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LaunchCode leaves Rhode Island, faces impasse in Washington state

LaunchCode leaves Rhode Island, faces impasse in Washington state

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Joseph Biden at LaunchCode

Vice President Joe Biden speaks with St. Louis native co-founder of Square Jim McKelvey about technology and job creation Friday, Sept. 9, 2016, at LaunchCode in St. Louis. Photo by Cristina M. Fletes,

St. Louis-based LaunchCode’s national expansion efforts have been dealt a setback in Rhode Island just over a year after the tech nonprofit group opened shop there with public financing.

“They are not doing anything targeted in Rhode Island right now,” Rhode Island Department of Labor and Training spokeswoman Laura Hastings said. The state’s funding contract with the nonprofit ended in May, Hastings said.

LaunchCode executive director Mark Bauer said the nonprofit organization no longer has staff on the ground in Rhode Island, but still has company partners there for potentially placing future apprentices.

“Fundamentally, yes, funding was a big part of why we decided ultimately to reduce our presence there,” Bauer said.

LaunchCode received $497,000 in grants from the state to host intensive computer coding classes called “boot camps” and 90-day internships with employer partners. LaunchCode was created by local tech entrepreneur and Square co-founder Jim McKelvey in 2013 to put candidates with less education and experience into computer programming apprenticeships and jobs.

But results in Rhode Island failed to meet expectations. LaunchCode had proposed placing 130 candidates in apprenticeships over a two-year period, and ultimately placed 20.

“While the partnership fell short of mutual goals and didn’t perform the way we hoped, we’re not going to lose sight of the fact that LaunchCode generated awareness and enthusiasm, helped a number of previously unemployed and underemployed workers get high-paying tech jobs, and resulted in dozens of people receiving high-quality job training in Rhode Island,” Hastings said in an email.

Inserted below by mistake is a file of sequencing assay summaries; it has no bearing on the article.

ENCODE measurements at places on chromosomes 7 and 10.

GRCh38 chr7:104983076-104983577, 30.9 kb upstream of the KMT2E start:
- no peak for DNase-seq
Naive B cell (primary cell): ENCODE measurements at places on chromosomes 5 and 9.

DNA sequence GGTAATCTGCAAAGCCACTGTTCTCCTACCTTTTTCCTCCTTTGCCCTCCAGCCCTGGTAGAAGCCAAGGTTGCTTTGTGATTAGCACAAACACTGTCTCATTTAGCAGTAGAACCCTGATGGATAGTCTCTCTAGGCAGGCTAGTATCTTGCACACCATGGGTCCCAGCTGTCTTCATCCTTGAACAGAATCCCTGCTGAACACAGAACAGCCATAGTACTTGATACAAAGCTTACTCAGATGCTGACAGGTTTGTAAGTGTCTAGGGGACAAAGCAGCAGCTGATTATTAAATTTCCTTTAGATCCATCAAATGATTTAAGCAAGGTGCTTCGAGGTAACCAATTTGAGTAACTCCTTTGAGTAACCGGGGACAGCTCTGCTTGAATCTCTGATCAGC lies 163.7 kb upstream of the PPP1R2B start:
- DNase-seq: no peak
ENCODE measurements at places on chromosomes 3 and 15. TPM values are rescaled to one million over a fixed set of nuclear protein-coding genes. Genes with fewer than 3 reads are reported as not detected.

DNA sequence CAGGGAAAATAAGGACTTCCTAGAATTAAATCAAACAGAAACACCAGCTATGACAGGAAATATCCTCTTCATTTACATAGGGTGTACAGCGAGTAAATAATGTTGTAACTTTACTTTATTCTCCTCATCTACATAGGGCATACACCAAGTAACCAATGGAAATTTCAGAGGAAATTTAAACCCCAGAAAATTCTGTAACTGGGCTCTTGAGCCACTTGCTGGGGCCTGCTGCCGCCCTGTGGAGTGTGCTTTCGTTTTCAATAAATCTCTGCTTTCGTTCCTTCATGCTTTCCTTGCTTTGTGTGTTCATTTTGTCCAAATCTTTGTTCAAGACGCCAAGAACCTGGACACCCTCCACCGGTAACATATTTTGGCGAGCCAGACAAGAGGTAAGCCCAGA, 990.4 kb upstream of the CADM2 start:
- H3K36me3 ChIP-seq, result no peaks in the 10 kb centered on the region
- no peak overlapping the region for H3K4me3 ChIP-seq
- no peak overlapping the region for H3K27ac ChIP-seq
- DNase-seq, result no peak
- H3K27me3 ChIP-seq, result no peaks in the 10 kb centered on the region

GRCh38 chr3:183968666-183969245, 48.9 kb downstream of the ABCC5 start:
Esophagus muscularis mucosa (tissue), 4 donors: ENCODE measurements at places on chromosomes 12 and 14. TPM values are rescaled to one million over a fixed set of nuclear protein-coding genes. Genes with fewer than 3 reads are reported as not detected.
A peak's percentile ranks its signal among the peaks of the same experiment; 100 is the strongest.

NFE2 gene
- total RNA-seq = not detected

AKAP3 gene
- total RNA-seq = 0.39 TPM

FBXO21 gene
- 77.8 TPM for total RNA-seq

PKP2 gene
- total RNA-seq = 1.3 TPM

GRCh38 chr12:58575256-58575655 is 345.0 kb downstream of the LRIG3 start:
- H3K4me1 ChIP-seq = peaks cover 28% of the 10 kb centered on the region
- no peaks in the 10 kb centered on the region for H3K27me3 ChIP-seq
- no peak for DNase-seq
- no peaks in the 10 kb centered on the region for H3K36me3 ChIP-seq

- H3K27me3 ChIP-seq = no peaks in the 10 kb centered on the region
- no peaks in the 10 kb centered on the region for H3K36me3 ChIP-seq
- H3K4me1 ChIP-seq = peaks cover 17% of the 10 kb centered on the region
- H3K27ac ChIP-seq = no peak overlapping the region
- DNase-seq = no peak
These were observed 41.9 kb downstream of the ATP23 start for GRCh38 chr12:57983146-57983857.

Rhode Island Department of Labor and Training spokesman Michael Healey said LaunchCode’s 16-week boot camps attracted nearly 500 applicants “but many lacked the necessary IT skills to handle the rigor of the training.” Ultimately 51 Rhode Islanders completed the training.

LaunchCode recruited and screened nearly 800 candidates for “software development internships,” which LaunchCode counts as apprenticeships. Fourteen were placed in internships and 13 were hired to full-time jobs, Healey said.

LaunchCode counts 19 Rhode Islanders placed in apprenticeships, but not all of those individuals returned forms to the state to be counted in its official numbers, said Jeff Mazur, LaunchCode vice president of public partnerships.

LaunchCode’s Rhode Island office, in Pawtucket, was one of six locations where LaunchCode had put offices since 2015. The nonprofit organization had opened offices in Miami and Kansas City prior to Rhode Island, and earlier this year set up shop in Seattle and Portland, Ore., also funded through the federal TechHire Initiative.

Nationwide, LaunchCode says it has placed more than 700 apprentices. More than 400 of them were placements in the St. Louis area.

Meanwhile in Washington state, the organization’s federally certified apprenticeship program waits to be placed on that state’s list of eligible training providers.

Washington state’s Department of Labor and Industries, which oversees apprenticeship programs, says LaunchCode hasn’t met the requirements for state certification. Department spokesman Matthew Erlich said the state requires job trainers go through that process before being recognized on the provider list.

Mazur said the organization stopped pursuing the designation last year after discussions stalled, but still believes LaunchCode is legally entitled to it.

“They resisted largely out of bureaucratic inertia and turf protection,” Mazur said.

In January, the U.S. Department of Labor issued guidance saying federally registered apprenticeship programs such as LaunchCode are automatically eligible for such lists under the federal Workforce Innovation and Opportunity Act. Erlich directed questions about the federal guidance to the state Workforce Training Board, where a spokeswoman said LaunchCode was welcome to re-engage the process with the state.

Organizations seeking federal workforce dollars use those lists in every state to identify potential partners.

The impasse hasn’t stopped LaunchCode from operating in Seattle, which it has since earlier this year in partnership with Seattle Central College and supported by a federal grant for tech jobs training awarded last summer.

LaunchCode has placed two people in apprenticeships in Seattle this year, and Mazur said that number is low because the program is in its infancy.

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